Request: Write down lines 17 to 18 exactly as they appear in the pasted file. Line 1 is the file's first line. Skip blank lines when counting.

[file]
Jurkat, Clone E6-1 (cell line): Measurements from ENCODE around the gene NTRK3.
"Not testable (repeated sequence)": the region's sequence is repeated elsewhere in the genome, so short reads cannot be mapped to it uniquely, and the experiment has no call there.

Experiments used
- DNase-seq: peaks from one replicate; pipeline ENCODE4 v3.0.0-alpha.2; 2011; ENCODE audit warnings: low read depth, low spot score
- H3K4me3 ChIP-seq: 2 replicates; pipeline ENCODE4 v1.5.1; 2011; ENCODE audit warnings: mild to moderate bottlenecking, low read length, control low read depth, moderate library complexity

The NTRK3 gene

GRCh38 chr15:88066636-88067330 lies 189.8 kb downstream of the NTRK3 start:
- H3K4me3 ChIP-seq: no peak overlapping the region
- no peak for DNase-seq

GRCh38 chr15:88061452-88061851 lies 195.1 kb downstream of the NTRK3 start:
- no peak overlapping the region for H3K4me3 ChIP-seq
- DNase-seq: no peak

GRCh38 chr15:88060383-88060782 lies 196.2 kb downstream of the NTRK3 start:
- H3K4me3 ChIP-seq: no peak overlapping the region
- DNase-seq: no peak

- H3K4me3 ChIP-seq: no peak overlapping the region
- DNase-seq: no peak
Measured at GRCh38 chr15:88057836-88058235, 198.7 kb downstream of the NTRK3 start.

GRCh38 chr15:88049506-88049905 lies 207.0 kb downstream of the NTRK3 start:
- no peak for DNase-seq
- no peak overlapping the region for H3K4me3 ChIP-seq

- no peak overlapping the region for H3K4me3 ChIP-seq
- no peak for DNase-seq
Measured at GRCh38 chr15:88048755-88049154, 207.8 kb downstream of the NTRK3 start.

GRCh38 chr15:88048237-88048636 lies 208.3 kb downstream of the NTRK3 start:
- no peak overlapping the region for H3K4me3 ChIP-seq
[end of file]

- DNase-seq: no peak
Measured at GRCh38 chr15:88057836-88058235, 198.7 kb downstream of the NTRK3 start.